Film Review - '50/50'Posted by Tony Kirwood
Boy gets cancer in director Jonathon Levene's latest offering. But does hilarity ensue?
We first meet Adam (Joseph Gordon-Levitt) jogging through the traffic. The light says “Stop”. He waits by the kerbside even as other joggers push past, being the sort who plays by the rules.
But soon all those certainties go up in smoke when he is diagnosed with virulent spinal cancer. Adam now begins to see the others in his life for who they really are.
His commitment-phobic artist girlfriend Rachael (Bryce Dallas-Howard) won’t go into the clinic with him. (But does buy Adam a greyhound.) Sex-obsessed oaf and best friend Kyle (Seth Rogen, naturally) uses Adam's cancer primarily as a chat-up line. Hysterical mother (Angelica Houston) blames him for not telling her earlier. Even his gauche new therapist Katherine is just a trainee, and she’s younger than him too.
50/50 refers to Adam's adjusted life expectancy. Looking for support, he realises that everyone close to him is mainly concerned about themselves. He’s got to fend for himself. But director Jonathan Levene’s deft touch makes Adam’s journey through his new world of cancer funnier than a tickle with a stethoscope.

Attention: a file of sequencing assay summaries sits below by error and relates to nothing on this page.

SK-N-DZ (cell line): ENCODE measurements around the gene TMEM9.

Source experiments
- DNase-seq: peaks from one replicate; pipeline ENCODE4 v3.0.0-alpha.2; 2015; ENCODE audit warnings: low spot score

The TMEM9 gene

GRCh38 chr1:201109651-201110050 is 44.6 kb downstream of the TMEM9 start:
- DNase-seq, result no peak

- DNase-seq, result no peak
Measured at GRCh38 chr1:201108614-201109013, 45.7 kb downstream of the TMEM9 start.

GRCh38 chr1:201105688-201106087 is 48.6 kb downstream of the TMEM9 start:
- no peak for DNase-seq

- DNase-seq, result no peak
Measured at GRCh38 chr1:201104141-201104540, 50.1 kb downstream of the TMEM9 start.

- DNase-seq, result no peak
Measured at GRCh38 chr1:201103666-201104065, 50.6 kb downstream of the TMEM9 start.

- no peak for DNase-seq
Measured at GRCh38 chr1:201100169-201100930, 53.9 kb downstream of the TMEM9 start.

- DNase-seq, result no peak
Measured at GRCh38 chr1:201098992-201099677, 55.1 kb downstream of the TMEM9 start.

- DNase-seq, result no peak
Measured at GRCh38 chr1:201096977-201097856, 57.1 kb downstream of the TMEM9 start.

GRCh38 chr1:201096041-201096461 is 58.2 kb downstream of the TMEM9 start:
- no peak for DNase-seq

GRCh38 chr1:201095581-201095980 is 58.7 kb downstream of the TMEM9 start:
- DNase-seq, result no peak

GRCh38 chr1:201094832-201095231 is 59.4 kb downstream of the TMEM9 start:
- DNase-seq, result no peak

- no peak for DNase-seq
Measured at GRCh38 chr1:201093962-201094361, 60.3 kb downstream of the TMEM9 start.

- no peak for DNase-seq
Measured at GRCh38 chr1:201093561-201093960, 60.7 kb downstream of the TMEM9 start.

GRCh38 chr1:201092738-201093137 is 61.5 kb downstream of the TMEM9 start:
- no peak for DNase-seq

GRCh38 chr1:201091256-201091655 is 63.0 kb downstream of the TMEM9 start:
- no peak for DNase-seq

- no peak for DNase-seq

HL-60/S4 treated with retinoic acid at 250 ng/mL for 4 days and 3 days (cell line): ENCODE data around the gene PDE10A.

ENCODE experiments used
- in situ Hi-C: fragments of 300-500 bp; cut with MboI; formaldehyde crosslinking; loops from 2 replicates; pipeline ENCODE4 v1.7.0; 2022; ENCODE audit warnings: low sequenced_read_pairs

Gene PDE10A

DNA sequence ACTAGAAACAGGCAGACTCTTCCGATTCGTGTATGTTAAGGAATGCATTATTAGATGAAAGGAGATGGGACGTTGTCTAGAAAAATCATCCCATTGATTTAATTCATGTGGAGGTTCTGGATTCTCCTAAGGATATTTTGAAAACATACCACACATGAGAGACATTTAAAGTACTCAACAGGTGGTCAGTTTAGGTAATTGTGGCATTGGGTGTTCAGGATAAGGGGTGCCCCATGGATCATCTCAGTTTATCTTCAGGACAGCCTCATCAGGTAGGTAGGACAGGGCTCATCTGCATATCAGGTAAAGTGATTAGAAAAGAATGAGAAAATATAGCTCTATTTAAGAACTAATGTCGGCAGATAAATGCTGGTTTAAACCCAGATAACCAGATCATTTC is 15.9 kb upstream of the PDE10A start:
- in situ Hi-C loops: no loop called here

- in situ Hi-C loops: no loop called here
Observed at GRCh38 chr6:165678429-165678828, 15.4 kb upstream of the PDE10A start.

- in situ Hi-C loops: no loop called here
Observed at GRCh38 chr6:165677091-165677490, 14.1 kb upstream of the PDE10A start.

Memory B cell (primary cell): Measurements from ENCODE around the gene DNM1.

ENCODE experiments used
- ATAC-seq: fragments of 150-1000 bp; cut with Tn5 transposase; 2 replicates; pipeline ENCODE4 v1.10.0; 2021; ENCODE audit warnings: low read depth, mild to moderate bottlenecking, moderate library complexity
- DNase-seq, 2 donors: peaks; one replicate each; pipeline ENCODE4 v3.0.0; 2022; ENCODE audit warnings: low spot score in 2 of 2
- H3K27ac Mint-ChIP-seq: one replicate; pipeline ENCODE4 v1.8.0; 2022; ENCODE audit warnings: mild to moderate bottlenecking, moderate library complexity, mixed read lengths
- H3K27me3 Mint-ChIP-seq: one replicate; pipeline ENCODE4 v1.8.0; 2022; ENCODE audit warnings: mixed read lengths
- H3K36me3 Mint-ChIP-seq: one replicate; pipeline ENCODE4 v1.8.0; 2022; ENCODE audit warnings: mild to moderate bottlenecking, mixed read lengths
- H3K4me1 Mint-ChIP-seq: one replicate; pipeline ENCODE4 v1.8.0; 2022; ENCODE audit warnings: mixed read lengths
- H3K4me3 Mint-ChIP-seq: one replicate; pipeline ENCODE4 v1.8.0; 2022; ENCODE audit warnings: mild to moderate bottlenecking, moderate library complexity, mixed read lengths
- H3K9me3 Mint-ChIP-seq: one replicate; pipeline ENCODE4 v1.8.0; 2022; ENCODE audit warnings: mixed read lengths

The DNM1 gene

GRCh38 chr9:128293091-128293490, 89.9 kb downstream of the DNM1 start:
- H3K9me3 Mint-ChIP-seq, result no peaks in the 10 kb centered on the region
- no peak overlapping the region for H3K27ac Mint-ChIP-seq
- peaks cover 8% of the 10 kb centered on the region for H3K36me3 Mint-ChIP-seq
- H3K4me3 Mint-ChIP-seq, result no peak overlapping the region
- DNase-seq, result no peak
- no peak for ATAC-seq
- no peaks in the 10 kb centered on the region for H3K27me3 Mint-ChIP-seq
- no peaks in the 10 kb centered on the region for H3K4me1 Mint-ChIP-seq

In one of the best scenes, Adam borrows Kyle’s electric razor to shave his head. Kyle’s blend of guffaws and squeamishness renders him incapable of the job which Adam, as with everything else in his struggle, has to do himself. Then Kyle tells him on what body part he’d been using the razor.
A British movie would have put the gag at the start of the scene and hammed up the excruciation. Levene throws it away as an afterthought. Who says American comedy is heavy-handed?
Anna Kendrick is sweet and droll as the one-chapter-short-of-a-textbook Katherine. As she parrots clichės from the counselling manuals her head bobs nervously up and down. She doesn’t even believe all this guff herself. She flicks her eyes away every time she catches Adam’s. She’s clearly falling in love.
The only false note is Kyle, who is so loutishly selfish that you wonder why Adam doesn’t focus more on throwing him out than he does Rachael. How did these two utterly different men become friends.
Joseph Gordon-Levitt meanwhile looks too much like an earnest sophomore to be a leading action man, but he has a real future in social comedies. His performance grows on you. He switches himself off and gazes into the blue. It’s all the future may hold.
The biggest cheer must go to Will Reiser, who wrote the screenplay after his own experience with cancer. The adage of “Write what you know” has certainly worked here. He keeps the tone light, even as cancer tightens its grip on Adam. It's funny and believable in equal measure.
“50/50” isn’t the sort of film that sweeps the Oscars. But it is one you’ll remember with real warmth. It won’t change the way you see things, but it’ll make you understand how Cancer does.
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